Triggers are words, situations, scenes, topics, circumstances, basically anything outside that create a response inside you. The response can be smallish and thus manageable or largish and thus may require some form of tools or professional help to deal with. An example of a tool would be Cognitive Behavioral Therapy (CBT) to help with certain mental health disorders.
An example of a trigger for me would be certain smells [like a bodywash or food smells] that I associate with a time when I was unwell. Right after my recovery, the smells triggered the memories of my convalescence and I found I couldn’t use the bodywash anymore. It’s been 5 years but I still cannot use it.
Mom gets triggered with anything related to violence or conflict. If she reads a scene in a book where the characters are arguing, she usually skips those pages.
A trigger for my sister is any disrespect that is meted out to a younger sibling in any kind of content she consumes, especially if it’s meted out by an older sibling. Since she’s the younger one, it really bothers her. I still remember how horrified she had been when she saw the scene where Georgie dies in It [the movie based on Stephen King’s book]. She, who adores horror movies, couldn’t get over it. She spent roughly 20 minutes asking me why writers are so cruel. After that she ordered me to never, ever kill off a younger sibling in anything that I write.
Sometimes, it’s easy to identify these triggers. If you have noticed, social posts related to any abuse are usually preceded by a trigger warning [TW] because reading about it can set off a chain reaction in your body if you’re not prepared for it. In fact, I was reading a book series that contained trigger warnings right after the dedication page. It was the first time I had noticed something like that and I quite appreciated it.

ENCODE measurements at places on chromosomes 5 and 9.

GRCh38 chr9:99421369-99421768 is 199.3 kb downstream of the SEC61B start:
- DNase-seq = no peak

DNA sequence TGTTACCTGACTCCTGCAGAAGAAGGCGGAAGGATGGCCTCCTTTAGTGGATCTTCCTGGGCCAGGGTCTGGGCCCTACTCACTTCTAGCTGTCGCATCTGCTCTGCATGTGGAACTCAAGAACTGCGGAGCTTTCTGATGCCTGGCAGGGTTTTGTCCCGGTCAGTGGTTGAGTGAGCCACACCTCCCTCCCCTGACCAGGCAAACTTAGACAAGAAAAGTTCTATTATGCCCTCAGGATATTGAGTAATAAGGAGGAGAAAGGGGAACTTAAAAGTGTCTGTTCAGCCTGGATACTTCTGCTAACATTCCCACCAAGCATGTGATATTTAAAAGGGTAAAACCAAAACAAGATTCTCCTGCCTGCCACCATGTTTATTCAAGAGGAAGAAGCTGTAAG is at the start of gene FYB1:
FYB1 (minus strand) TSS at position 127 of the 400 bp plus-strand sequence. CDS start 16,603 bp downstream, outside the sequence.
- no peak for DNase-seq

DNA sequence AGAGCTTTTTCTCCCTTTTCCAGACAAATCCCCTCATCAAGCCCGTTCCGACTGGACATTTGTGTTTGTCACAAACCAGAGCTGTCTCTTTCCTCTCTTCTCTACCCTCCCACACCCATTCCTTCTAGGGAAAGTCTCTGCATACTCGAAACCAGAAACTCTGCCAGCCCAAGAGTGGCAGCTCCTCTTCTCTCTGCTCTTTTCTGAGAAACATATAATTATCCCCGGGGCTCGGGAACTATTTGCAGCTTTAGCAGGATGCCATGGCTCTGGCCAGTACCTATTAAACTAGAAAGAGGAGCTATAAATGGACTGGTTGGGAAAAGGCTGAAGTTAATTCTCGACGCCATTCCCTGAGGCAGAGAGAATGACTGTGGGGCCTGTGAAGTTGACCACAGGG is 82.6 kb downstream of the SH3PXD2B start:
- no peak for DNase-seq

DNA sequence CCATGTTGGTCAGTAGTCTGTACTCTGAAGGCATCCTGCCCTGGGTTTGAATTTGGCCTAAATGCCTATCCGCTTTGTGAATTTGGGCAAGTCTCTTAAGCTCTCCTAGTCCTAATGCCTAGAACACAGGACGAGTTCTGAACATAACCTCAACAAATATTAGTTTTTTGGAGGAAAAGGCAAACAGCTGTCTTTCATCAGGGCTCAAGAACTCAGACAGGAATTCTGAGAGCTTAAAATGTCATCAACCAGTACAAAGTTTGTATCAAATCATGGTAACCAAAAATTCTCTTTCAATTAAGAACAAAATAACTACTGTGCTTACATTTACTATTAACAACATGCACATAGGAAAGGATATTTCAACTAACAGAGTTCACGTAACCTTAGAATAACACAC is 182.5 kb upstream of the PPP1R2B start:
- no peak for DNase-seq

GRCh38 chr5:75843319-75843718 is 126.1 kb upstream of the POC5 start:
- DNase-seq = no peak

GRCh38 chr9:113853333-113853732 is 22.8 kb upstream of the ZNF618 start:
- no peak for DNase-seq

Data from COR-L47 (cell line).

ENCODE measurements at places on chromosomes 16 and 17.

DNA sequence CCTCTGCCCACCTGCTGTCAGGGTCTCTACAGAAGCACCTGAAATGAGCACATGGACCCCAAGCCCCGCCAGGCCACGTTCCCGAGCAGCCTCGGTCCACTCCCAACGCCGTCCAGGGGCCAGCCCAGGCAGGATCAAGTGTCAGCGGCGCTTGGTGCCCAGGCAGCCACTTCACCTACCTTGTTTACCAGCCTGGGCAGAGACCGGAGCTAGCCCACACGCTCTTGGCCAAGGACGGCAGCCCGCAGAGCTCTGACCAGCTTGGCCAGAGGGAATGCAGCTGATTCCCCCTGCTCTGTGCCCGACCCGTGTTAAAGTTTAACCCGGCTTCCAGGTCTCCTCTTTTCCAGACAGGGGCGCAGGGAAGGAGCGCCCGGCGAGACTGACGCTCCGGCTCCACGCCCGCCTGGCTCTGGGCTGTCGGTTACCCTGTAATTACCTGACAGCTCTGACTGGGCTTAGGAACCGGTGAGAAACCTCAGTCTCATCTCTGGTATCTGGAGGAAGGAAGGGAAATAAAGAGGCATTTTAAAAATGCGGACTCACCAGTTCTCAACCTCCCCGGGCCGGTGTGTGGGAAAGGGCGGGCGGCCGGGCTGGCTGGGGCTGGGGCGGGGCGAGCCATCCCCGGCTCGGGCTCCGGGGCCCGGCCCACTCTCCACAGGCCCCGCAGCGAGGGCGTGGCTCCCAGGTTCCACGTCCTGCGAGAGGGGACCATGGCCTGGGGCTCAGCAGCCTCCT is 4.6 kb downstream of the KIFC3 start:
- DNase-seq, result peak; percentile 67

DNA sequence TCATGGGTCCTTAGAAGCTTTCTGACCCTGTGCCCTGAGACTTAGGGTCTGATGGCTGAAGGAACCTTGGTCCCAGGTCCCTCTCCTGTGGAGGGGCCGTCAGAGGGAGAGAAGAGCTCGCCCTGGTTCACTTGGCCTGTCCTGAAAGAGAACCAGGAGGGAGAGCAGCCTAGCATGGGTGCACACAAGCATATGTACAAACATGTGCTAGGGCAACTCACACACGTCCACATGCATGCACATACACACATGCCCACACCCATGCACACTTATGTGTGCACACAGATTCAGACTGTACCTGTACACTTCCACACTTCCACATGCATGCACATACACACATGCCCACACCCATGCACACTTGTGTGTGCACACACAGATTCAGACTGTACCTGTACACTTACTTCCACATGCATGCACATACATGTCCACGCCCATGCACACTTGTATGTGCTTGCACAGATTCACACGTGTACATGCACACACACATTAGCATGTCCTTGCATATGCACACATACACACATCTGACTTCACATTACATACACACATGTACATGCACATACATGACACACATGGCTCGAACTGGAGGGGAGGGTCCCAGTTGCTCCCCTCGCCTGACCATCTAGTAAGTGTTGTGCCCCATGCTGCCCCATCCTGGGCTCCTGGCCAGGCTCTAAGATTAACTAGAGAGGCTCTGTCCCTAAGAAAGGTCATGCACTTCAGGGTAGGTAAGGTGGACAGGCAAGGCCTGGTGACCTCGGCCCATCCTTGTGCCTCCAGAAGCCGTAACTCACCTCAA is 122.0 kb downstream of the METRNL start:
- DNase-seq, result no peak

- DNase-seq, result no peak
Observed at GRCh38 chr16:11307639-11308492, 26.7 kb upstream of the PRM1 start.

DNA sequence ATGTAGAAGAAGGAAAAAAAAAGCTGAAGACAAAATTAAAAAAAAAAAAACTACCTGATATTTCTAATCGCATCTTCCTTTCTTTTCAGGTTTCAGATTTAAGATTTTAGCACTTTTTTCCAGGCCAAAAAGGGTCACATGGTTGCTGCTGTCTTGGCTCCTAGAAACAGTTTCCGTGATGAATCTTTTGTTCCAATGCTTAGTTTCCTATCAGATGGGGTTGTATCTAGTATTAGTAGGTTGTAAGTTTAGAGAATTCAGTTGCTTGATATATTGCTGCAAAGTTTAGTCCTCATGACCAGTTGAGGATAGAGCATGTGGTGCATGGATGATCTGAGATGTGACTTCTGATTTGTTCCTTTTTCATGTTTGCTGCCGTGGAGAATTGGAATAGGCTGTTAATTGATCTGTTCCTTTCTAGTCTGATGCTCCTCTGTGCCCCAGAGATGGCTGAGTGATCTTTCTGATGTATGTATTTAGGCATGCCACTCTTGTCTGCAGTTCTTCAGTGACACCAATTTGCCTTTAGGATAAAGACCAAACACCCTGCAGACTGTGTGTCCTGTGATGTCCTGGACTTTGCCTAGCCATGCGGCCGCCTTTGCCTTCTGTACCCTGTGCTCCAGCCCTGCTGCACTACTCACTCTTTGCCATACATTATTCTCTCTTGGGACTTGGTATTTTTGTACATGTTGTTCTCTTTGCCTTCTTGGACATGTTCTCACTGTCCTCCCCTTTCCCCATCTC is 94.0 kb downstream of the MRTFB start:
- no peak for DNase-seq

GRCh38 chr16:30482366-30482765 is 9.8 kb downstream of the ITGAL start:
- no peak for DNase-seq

Sometimes though, triggers aren’t so black and white. I remember a friend telling me how a wardrobe cleaning exercise triggered an anxiety attack.
Another hellish trigger for me is talks around dieting or even a suggestion that I should moderate it in any way. I eat healthy – mostly – but if anyone says anything about tweaking it, my brain and body shut down. I have tried [not diligently of course] to understand why this happens. The only thing I can think of is that it reminds me of the time when I tried unsustainable diets [like replacing meals with health drinks]. And perhaps this is my body’s way of preventing me from going to a place where I was uncomfortable and unhappy.
If the above examples tell you anything, it is that beneath the triggers are feelings that you haven’t delt with or don’t find yourself capable of dealing with. Usually avoiding your known triggers can help but on the flip side, it can also lead to obsessions. Like a friend of mine gets obsessed with world disasters. She’s always the first one to share news regarding them and thanks to the almighty algorithms, once she clicks on enough posts and links, she gets only news related to disasters. And then she’ll obsess over them, lose sleep over them, and won’t know how to stop.
The thing with triggers is, even when you can recognize them, it is hard to manage your body’s reaction to them. What usually works for me is:
- To immediately remove myself from the situation that is triggering. If you find yourself unable to cope and have the means, do consider reaching out to a professional.
- Breathing through whatever I’m feeling.
- Not trying to “fix” what I’m feeling and just allowing myself to be.
- Once I’m calm enough, figure out what the heck happened.
Unlike a bad day which I can fix, while my body is in the throes of reacting to a trigger, all I can do is let my body come to stasis before I can do anything more – like figure out the what, why, how. Because when I’m reacting, I’m not in a position to do anything till that reaction passes. Only once it passes will I have enough bandwidth to ask myself questions and find solutions.
The thing to remember about triggers is you can learn to manage them. And that it’s okay that some things hit you differently. After all, the dementors were more challenging for Harry than they were for the others. Just like he found a way to manage them, you can too.
This post is part of Blogchatter’s CauseAChatter.
Disclaimer: I’m not an expert. I speak only from personal experience.